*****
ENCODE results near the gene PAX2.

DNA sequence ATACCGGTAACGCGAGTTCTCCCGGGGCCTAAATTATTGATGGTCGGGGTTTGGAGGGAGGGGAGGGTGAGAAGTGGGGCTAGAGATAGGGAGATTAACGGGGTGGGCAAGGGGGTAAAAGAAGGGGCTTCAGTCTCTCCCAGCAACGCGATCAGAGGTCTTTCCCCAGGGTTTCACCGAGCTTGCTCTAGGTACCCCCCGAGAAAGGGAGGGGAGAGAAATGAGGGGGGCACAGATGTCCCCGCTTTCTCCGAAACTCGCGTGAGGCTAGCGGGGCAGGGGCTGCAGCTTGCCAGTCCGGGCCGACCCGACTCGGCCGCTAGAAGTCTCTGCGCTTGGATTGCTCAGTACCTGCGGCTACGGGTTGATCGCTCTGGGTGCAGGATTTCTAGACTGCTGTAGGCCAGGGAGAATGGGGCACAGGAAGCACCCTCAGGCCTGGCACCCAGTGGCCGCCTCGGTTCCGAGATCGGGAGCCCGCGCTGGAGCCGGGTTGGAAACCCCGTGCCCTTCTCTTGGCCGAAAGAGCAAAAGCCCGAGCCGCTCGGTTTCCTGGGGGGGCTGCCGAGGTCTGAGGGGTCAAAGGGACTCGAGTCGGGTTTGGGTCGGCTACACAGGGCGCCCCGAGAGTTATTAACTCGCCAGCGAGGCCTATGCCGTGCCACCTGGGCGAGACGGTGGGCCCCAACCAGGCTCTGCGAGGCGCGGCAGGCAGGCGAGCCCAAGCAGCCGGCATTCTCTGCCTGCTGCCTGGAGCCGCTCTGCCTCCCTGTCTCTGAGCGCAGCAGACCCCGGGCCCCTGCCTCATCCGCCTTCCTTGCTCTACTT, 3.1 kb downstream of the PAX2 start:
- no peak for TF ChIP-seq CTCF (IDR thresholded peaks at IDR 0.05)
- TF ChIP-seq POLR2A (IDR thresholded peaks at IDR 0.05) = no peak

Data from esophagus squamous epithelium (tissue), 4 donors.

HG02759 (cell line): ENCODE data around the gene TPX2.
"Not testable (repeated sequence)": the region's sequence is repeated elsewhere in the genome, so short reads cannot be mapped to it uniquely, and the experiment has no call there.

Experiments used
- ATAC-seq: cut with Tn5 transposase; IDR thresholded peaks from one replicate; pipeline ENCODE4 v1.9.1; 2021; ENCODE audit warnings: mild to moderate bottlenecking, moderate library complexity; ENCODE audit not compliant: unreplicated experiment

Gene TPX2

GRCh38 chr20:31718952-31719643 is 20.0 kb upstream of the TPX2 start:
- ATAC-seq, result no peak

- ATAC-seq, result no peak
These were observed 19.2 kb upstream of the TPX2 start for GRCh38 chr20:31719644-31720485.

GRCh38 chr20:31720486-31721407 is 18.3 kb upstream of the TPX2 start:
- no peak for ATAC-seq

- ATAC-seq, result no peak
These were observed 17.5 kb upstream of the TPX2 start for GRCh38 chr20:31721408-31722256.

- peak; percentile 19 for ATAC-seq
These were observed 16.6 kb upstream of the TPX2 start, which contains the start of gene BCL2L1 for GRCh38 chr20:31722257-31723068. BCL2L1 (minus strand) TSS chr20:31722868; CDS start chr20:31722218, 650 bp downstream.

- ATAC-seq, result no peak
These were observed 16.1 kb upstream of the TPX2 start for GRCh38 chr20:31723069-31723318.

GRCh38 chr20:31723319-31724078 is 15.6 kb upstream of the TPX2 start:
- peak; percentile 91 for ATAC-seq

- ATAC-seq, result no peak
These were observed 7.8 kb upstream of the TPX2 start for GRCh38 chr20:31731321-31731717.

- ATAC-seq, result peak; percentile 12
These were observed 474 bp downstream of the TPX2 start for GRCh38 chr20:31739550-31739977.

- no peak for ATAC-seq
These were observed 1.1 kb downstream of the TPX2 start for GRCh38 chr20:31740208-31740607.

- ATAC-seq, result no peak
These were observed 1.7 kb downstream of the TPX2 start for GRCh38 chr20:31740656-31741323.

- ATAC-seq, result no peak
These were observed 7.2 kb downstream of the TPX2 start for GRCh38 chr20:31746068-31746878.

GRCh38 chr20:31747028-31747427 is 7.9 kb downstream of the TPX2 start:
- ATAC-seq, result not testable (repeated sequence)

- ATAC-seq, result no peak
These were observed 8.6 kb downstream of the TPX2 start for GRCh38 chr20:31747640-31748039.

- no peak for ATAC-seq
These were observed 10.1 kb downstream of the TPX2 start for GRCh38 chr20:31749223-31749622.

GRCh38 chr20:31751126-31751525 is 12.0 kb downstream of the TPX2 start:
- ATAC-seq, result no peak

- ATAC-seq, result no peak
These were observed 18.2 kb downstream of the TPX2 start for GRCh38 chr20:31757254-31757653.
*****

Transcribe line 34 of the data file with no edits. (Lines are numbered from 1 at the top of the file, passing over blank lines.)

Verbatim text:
These were observed 7.2 kb downstream of the TPX2 start for GRCh38 chr20:31746068-31746878.